But Relave is also home to Aurelsa, one of the first small-scale mines in the world to produce gold certified and marketed as “ethical” as part of a scheme aimed at reducing the harmful impact of illegal mining in mineral-rich developing countries.

“When we arrived we didn’t have anything … Now we’re exporting internationally,” said Juan Coronado, the chief executive at Aurelsa who came to Relave in the late 1980s to sift through what was left of an abandoned gold mine after leaving his family farm in the Andean highlands.

He used to collect the abandoned mine’s tailings, mix them with mercury, and sell the amalgam to middlemen in a nearby town.

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UPDATE 3-Vale vows spending austerity as metals price outlook improves – by Jeb Blount and Guillermo Parra-Bernal (Reuters U.S. – February 28, 2014)


RIO DE JANEIRO/SAO PAULO Feb 27 (Reuters) – Vale SA , the world’s largest iron ore producer, will continue reining in costs this year even as the outlook for prices and sales volumes is improving, its chief executive officer said on Thursday.

“We plan to continue with austerity,” Murilo Ferreira, the company’s CEO told investors at a conference call to discuss fourth-quarter earnings.

The company will also continue efforts to sell underperforming units and control investments as it sharpens its business focus on iron ore, responsible for about three-quarters of revenue and nearly all of its profit.

His remarks come as Vale reported a net loss of $6.45 billion in the quarter, its largest since Brazil’s government sold control to investors in 1997 and more than twice the shortfall of the year-earlier period. The loss was due to non-recurring events such as a one-time income tax settlement and the write-off of an abandoned potash project in Argentina.

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Vale Rallies as Chinese-Led Iron Ore Demand Boosts Earnings – by Juan Pablo Spinetto (Bloomberg News – February 27, 2014)


Vale SA (VALE), the world’s largest iron-ore producer, rallied the most in three weeks after fourth-quarter earnings before taxes and other items beat estimates on rising prices for the steel-making material.

Vale rose as much as 2.7 percent to 29.81 reais in Sao Paulo today, the most intraday since Feb. 6, before closing at 29.31 reais. The gain pared its loss this year to 10 percent. The benchmark Ibovespa index of Brazilian shares rose 2.2 percent.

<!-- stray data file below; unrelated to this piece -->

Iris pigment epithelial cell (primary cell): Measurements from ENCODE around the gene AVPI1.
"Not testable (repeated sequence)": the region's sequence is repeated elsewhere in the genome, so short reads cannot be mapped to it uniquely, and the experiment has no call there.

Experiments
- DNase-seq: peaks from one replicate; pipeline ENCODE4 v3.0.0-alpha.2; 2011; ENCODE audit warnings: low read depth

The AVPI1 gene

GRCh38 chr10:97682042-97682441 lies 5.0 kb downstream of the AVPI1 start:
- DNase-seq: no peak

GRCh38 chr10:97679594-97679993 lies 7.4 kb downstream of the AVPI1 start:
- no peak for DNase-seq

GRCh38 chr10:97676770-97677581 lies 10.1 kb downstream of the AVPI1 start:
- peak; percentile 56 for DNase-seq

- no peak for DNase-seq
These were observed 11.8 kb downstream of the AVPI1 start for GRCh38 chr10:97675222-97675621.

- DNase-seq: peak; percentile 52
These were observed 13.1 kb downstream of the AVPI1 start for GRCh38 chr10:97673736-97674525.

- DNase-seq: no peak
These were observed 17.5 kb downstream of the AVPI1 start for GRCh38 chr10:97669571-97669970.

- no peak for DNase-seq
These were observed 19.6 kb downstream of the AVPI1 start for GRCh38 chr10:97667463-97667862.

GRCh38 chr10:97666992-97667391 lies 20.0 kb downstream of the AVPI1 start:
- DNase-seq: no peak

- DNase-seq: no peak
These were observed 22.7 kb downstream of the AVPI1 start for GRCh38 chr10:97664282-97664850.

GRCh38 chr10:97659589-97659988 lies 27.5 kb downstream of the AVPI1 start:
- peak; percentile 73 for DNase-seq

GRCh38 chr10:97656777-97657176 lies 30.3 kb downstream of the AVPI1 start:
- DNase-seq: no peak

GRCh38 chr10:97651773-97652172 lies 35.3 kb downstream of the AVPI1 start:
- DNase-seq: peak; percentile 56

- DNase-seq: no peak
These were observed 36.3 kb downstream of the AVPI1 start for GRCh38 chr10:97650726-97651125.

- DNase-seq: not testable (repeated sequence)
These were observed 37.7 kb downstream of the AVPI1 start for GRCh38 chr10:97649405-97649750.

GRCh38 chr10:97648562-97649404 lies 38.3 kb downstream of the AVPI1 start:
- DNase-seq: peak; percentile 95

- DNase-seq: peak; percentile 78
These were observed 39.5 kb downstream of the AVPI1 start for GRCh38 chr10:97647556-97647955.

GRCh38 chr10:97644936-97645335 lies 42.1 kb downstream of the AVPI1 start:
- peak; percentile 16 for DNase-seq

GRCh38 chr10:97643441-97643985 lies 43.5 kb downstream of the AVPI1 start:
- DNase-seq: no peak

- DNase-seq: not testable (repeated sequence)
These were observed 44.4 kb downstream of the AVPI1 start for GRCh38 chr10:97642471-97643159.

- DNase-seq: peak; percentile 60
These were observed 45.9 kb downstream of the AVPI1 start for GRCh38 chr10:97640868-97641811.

The world’s third-largest mining company is increasing cash generation after Asian-led demand pushed up average iron-ore prices 12 percent in the fourth quarter. While iron ore declined this quarter because of rising supplies and monetary constraints in China, it will remain at profitable levels for Vale for a sustained period of time, Executive Director for Ferrous and Strategy Jose Carlos Martins said.

“The price will continue to be very favorable and very profitable for Vale,” Martins told analysts on an earnings conference call today. “There is a very strong resistance in price in the range of local Chinese iron-ore costs.”

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Catholic Church opposition to mining a myth – Cedron – by Dorothy Kosich (Mineweb.com – February 26, 2014)


“The industry needs a new and better approach to the Church,” says Professor Mario Cedron, ‘The visit of a delegation of mining executives to the Vatican last September is a start.”

SALT LAKE CITY (MINEWEB) – In a presentation to the Society of Mining, Metallurgy and Exploration Wednesday, Professor Mario Cedron of the Catholic University of Peru said the supposition that the Catholic Church opposes mining is based in myth and has no substance.

Some members of the clergy may express personal positions that are opposed to mining, Cedron advised, but no popes in modern memory have expressed anti-mining sentiments.

In fact, Pope John Paul II, a former coal miner, condemned the Liberation Theology political movement, which interprets the teachings of Jesus Christ in relation to liberation from unjust economic, political or social conditions. Cedron observed, “Many people call it Christianized Marxism.”

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First cartels, now vigilantes target Mexico mines – by Agence France-Presse (Global Post – February 25, 2014)


Dozens of trucks carry iron ore out of a mine in western Mexico, spinning dust into the air as they barrel past a guard booth peppered with scores of bullet holes.

The pockmarks are the scars of darker days, when the mine in the town of Aguililla, Michoacan state, was under the yoke of the Knights Templar drug cartel, which extorted the business.

The gang was chased out of town, but the mine still has to pay outsiders. The mine now forks out “compensation” to a vigilante movement which celebrated on Monday the first anniversary of a revolt that has driven the gang out of Aguililla and around 20 other towns in Michoacan.